In recent years, light-emitting diodes (LEDs) have emerged as eco-friendly replacements for incandescent light bulbs and fluorescent lamps because of high electric-to-optic conversion efficiency, long lifetime, small size, etc. LEDs also have an interesting feature that the light output can be modulated with high-frequency signals. Using this phenomenon, LED can be used for optical wireless communications, which is usually called visible light communications (VLC) [1–7]. VLC is emerging as a promising alternative for future indoor wireless communication because of its unregulated huge bandwidth (~400 THz), low power consumption, no electromagnetic interference (EMI) generation, etc.
Currently, the performance of VLC cannot surpass the current WiFi technology. Therefore, performance improvement of VLC is one of the key issues for commercialization. To improve the performance of VLC, a lot of techniques have been proposed including electrical and optical domain approaches. Electrical domain approaches include equalization , quadrature amplitude modulation (QAM) , and orthogonal frequency division multiplexing (OFDM) . Optical domain approaches include blue filtering , multiple-input multiple-output (MIMO) , wavelength-division multiplexing (WDM) [12, 13], and polarization division multiplexing (PDM) .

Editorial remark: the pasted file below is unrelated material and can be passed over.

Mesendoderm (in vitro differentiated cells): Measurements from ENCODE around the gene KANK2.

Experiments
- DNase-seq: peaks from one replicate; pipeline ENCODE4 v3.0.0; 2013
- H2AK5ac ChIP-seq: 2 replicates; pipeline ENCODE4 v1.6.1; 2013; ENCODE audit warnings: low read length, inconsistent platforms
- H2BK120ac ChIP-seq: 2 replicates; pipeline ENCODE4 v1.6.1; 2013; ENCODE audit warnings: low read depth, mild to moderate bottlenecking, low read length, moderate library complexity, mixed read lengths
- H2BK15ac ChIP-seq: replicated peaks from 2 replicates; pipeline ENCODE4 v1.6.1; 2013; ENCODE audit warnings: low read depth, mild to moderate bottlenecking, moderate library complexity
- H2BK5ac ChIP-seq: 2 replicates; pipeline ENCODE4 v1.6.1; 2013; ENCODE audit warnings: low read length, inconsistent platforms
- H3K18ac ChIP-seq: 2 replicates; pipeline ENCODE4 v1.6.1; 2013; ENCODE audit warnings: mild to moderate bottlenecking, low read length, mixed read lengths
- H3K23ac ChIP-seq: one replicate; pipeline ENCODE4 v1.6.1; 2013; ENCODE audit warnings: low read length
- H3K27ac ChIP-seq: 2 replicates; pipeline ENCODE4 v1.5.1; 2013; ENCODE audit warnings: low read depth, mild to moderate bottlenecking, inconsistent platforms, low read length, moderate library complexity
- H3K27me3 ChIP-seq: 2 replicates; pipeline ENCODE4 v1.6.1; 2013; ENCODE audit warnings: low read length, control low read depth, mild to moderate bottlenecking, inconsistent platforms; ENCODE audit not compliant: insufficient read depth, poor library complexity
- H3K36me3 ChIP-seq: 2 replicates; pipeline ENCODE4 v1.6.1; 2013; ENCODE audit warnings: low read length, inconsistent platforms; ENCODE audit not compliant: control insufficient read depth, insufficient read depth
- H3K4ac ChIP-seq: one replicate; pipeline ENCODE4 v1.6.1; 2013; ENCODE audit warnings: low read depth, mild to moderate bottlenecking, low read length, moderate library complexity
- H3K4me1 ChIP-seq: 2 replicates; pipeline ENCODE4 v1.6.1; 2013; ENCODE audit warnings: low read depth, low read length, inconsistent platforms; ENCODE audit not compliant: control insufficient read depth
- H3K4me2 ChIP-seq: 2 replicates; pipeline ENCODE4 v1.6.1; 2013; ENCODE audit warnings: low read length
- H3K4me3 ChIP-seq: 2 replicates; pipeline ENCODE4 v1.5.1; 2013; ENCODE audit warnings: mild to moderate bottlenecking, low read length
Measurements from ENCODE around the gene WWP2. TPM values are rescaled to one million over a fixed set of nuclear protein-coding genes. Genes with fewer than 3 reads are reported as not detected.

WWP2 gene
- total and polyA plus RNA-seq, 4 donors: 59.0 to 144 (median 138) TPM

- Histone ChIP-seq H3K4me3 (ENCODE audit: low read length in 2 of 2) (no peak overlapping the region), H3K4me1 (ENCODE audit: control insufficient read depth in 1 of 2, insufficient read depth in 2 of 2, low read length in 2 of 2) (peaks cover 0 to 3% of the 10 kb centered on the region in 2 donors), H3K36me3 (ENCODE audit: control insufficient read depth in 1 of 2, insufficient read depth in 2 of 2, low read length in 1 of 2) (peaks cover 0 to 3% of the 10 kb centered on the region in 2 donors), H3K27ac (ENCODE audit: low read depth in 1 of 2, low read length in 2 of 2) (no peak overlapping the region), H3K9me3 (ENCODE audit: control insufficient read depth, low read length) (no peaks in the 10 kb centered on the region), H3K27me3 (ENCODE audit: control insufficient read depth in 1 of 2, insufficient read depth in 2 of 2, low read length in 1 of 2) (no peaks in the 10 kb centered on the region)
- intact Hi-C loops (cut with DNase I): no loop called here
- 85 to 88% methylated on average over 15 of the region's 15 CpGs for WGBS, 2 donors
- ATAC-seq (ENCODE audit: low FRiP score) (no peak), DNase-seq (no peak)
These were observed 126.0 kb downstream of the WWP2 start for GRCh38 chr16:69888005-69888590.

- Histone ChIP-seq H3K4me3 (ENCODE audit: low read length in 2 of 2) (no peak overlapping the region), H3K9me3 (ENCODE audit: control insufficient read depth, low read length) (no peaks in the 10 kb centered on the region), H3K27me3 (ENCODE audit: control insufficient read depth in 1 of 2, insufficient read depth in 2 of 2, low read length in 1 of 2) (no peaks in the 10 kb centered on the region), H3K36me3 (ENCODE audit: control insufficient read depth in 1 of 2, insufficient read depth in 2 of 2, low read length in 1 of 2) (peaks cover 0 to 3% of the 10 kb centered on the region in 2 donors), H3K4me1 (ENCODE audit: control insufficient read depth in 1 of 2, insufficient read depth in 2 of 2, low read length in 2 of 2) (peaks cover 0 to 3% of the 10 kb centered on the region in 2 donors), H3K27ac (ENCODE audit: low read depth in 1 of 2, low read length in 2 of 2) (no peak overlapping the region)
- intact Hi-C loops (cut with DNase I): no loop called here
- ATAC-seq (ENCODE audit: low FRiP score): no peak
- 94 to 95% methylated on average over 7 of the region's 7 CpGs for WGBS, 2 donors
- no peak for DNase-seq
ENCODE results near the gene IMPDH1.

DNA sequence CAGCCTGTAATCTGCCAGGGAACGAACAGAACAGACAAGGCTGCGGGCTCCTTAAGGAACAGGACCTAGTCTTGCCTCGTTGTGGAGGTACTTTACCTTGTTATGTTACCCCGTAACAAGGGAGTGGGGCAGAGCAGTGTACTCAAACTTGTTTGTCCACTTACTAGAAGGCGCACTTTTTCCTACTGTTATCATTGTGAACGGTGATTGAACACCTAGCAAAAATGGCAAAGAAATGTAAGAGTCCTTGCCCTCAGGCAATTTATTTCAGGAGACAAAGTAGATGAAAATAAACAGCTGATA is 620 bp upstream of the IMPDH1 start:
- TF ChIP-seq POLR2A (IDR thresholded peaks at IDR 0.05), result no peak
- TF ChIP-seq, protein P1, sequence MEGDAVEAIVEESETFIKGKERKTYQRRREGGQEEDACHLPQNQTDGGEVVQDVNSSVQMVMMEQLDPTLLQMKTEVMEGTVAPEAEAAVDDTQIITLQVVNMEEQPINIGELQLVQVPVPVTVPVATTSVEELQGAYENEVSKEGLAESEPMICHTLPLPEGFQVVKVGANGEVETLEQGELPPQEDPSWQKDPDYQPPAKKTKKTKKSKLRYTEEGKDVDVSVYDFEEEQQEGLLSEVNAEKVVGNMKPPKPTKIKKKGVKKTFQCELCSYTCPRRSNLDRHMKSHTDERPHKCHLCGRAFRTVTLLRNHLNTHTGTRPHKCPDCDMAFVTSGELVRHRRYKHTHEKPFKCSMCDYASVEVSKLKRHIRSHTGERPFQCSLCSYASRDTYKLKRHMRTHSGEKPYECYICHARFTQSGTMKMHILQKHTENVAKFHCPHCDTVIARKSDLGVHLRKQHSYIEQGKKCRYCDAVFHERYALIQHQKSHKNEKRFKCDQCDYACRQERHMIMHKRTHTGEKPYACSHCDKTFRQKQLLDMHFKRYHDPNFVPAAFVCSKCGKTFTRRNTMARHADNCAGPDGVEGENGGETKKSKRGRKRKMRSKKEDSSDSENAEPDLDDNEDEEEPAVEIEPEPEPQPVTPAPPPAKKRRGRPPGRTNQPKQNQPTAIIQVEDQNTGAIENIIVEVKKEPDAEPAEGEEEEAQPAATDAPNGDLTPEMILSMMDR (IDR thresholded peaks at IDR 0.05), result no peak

Recently, one of the optical domain approaches called “optical beamforming” technique has been proposed to enhance the performance of VLC. Optical beamforming is a technique to focus LED light on a desired target so that it can enhance the signal-to-noise ratio (SNR) of the received VLC signal [15, 16]. Since it does not depend on electrical signal formats, it can be widely used in various VLC schemes.
However, the previous demonstration of the VLC using optical beamforming could communicate with only a single target. In the real-life applications, multiple user devices should be accommodated. Therefore, in this paper, we propose and demonstrate a VLC technology using time-division multiple access (TDMA) optical beamforming to accommodate multiple user devices, which focuses LED light on each different target device in each different time slot.